funders have enormous power to influence the direction of science. What tools do you have: co-funding, coordinated funding, ensuring a balance of efforts using all the knowledge disciplines by finding ways to support transdisciplinary research. These are all easy things to say and make a lot of sense. But the reality is that with few exceptions this does not occur.… Read More
INGSA/Koi Tū EXCLUSIVE COVID-19 is the perfect storm for Science Communication, combining urgency, fast-evolving information, a high level of uncertainty, and truly global scope. What is the role, risks and pitfalls for Communication during the crisis
INGSA/Koi Tū EXCLUSIVE The science we need for good public policy is by necessity a transdisciplinary science. In countries such as Germany, natural scientists were joined from the outset in dealing with the pandemic by experts from social sciences and even normative disciplines like philosophical ethics. This transparent inclusivity of a range of perspectives was not, however, universal.
Koi Tū SPECIAL REPORTS Two reports on how New Zealand and the world can emerge from the COVID pandemic with a fairer, happier and more resilient society. These papers are instructive for all countries as they turn to face what the future could look like.
Coronavirus has revealed both the importance and limitations of current approaches, says Peter Gluckman
The Covid-19 pandemic has highlighted the complex interface been scientific evidence, experts, public institutions, the public, policymakers, diplomats and politicians. It has exposed very different responses in different jurisdictions and demonstrates the challenges of decision-making when the evidence is incomplete but decisions are urgent. … Read More
INGSA/Koi Tū EXCLUSIVE As governments around the world try to contain the pandemic of Covid-19, they often draw on experiences of past epidemics. The swift and (so far) successful response of Hong Kong and Singapore, despite their proximity to the origin of pandemic in Hubei, China, has been attributed to the living memory of the 2003 epidemic of SARS. SARS left behavioural change and infection control practices that are now proving useful against Covid-19.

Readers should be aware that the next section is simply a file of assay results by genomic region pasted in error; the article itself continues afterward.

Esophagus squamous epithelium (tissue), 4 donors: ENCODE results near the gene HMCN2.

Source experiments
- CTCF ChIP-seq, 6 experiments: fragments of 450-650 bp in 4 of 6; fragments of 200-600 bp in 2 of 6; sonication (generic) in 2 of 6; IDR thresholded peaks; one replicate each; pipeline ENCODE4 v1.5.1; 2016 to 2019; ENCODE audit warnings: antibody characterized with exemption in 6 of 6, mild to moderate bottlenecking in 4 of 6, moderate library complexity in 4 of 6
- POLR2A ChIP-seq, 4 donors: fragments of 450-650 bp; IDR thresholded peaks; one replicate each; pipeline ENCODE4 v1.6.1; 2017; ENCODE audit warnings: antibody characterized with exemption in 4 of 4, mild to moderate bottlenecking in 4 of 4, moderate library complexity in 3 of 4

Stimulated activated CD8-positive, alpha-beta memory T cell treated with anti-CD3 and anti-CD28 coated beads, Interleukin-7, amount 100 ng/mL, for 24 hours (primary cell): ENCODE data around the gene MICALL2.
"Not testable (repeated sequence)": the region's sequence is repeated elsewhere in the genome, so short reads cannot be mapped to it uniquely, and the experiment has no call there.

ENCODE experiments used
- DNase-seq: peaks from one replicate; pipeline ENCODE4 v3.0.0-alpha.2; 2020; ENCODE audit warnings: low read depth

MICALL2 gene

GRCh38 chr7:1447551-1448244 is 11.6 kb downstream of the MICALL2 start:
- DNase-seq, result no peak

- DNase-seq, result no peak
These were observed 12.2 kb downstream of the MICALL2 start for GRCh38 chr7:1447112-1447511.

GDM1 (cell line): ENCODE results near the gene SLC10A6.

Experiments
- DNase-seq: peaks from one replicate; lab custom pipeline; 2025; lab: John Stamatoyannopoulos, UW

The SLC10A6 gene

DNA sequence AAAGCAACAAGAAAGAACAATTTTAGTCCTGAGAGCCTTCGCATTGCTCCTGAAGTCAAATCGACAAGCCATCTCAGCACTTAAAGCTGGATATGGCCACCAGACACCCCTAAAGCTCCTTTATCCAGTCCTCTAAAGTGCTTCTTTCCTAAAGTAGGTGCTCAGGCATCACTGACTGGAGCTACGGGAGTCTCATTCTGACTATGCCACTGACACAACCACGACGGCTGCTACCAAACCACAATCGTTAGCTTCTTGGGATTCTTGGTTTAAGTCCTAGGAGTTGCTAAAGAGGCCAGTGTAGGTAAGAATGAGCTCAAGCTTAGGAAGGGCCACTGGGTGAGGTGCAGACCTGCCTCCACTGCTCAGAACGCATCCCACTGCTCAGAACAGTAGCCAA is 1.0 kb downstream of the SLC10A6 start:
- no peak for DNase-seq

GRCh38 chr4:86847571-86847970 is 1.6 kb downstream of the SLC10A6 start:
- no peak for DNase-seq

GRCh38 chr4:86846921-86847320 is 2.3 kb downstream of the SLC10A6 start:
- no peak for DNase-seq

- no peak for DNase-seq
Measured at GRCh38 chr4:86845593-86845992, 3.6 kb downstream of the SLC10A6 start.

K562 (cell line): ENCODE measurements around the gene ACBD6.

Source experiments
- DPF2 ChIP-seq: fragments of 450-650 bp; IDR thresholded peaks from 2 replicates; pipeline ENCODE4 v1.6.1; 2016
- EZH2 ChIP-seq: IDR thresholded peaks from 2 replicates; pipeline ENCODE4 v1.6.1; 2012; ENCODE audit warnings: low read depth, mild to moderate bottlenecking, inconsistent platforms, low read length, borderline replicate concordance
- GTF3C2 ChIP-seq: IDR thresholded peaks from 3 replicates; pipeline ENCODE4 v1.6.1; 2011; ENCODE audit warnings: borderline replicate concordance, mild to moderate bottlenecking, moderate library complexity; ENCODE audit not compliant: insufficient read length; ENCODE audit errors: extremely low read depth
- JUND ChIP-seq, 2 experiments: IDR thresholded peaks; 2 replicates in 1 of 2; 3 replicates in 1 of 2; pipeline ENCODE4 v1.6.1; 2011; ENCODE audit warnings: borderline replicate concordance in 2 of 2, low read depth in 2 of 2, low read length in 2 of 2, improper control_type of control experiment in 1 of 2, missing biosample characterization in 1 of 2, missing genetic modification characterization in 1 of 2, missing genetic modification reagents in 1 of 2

INGSA/Koi Tū EXCLUSIVE The development of new models, as well as refinement of existing ones as new data is collected, are part of normal science. Yet, while under regular conditions models are first validated within the scientific community and testing of the assumptions made, before their integration into the cannon. But these discussions are now taking place in the public – on social and mainstream media.
INGSA/Koi Tū EXCLUSIVE We are living in an extraordinary time. The pandemic now gripping the planet – massive and urgent in itself – is also the latest and most significant challenge among those already taking hold in many societies. An unmistakable sense of 21st Century anomie stands in stark contrast to the naïve optimism of the last few decades.
The COVID-19 pandemic has brought into stark focus the interaction between science, experts, society, policy making and politics. Across the world this interaction is playing out in different strategies and decisions. The pandemic continues towards a potentially horrific crescendo for many countries. In this context, both for the immediate, and particularly for the longer term (including future pandemics and other crises), it will be important to understand and learn from these varied interactions. – Sir Peter Gluckman… Read More